But let’s forget the legal categories for a minute and look at it from the perspective we would assign to a Holocaust scholar. There are two segments of society, expressing views on a public matter. One says: “The wording in a law may annoy me in my private life and could possibly be enforced to the point that a woman with fragile mental health might have to give birth in an unhealthy predicament. Therefore, I prefer to see fifty million babies killed over thirty-five years.” The other says: “Yes, there may be some dislocation of individual situations, but I am prepared to endure that to save fifty million lives.”

Which of those points of view should be of concern to a Holocaust scholar? Which of those groups is likely to stand up on behalf of a beleaguered Jewry if the Gestapo makes a comeback?

The next section of her essay belongs in the theater of the absurd. She explains that the Torah promotes charity and compassion, so she prefers Obama’s health-care plan. After we shrug off fifty million murders of convenience, it is time to heal the sick with other people’s money.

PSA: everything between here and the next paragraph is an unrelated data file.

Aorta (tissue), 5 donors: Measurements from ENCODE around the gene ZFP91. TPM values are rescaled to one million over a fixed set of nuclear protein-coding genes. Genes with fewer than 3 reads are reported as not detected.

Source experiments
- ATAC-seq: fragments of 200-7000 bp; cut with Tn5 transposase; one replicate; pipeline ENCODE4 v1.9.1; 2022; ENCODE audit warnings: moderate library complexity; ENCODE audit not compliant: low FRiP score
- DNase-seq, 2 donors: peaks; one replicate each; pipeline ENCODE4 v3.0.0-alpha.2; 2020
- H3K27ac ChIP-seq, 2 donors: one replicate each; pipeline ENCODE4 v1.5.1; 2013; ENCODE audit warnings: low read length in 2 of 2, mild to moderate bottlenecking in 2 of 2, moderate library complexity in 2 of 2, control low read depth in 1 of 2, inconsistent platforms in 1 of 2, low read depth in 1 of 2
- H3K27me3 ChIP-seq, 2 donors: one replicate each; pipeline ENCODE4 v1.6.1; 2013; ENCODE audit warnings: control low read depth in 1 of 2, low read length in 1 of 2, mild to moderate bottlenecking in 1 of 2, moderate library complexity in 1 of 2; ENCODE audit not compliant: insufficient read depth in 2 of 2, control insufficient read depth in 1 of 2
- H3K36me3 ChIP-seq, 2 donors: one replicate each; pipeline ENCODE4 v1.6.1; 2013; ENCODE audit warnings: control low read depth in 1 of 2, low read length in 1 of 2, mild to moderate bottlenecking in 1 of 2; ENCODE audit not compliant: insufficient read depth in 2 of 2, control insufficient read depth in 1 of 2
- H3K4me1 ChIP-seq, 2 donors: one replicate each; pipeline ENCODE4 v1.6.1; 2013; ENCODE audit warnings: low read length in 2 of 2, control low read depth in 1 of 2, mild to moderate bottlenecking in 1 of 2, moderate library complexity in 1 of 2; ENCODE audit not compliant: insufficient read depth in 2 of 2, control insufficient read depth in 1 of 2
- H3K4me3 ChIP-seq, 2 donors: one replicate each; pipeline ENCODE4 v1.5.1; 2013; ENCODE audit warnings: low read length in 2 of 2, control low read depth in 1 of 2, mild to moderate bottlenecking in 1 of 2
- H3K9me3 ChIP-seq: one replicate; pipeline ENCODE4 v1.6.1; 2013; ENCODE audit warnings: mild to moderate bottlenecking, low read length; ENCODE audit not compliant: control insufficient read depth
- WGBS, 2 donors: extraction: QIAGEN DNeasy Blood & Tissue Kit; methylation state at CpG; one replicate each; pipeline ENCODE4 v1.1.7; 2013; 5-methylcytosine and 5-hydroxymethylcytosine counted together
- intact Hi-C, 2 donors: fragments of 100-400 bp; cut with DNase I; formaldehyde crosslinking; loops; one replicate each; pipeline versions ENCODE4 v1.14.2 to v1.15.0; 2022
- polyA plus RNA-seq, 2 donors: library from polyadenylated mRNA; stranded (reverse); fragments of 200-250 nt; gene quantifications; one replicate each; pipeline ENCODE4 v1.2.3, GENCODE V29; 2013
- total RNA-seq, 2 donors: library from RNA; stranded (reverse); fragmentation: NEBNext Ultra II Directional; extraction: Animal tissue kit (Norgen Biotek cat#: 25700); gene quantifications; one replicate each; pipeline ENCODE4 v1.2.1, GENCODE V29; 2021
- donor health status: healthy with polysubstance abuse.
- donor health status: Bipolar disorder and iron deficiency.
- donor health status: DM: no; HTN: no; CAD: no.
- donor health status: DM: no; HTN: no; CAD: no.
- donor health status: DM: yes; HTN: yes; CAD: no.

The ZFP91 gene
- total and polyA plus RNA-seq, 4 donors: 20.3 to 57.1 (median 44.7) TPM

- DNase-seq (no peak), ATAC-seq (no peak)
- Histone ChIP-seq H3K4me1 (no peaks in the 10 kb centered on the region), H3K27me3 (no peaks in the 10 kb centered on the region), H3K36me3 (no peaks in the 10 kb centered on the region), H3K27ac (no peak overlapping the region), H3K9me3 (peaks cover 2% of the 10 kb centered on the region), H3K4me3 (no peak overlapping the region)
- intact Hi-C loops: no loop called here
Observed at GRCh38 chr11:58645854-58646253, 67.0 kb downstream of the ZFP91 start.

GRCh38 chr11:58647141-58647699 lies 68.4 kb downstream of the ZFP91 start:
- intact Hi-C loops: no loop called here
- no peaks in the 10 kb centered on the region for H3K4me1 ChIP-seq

LIPSTADT is not through dispensing wisdom. She turns to the question of Israel and its security. Obama impressed Benjamin Netanyahu, she says, by his grasp of the Iranian threat. How do we know this? Simple, he told it to the Jerusalem Post. As if he would tell them otherwise if he believed otherwise.

What we do know is that the leftist professoriate in the United States, where Obama has his roots, is far from pro-Israel and has for two decades allowed pro-Palestinian rhetoric to dominate the academy. Obama himself praised Rashid Khalidi, former spokesman for Yassir Arafat, for helping him to identify some of his own “blind spots and biases.” Funny, but that sounds to me like a sound-bite which might perk up the ears of a Holocaust scholar. I guess not.

Her clincher argument is this. Obama came into his meeting with the editor of the Jerusalem Post all by his lonesome and said the right things. McCain, by contrast, brought Joe Lieberman into the meeting and when unsure of a particular detail he deferred to Lieberman. This tells Lipstadt that Obama is better prepared to help Israel.

Once again, the Holocaust maven is faced by two scenarios. One, a cocky non-Jew who thinks he knows all the answers. The second, a humble non-Jew who brings an Orthodox Jewish Senator along and graciously defers to him when in doubt. Which one sounds like the safer bet for the long term?

Clearly, Lipstadt has learned nothing from her own subject. She glibly hands the key to Israel’s future to a man who loses no sleep over fifty million souls bartered for convenience and “privacy.” King David had it right when he admonished us: “It is better to rely on God than to rely on man.”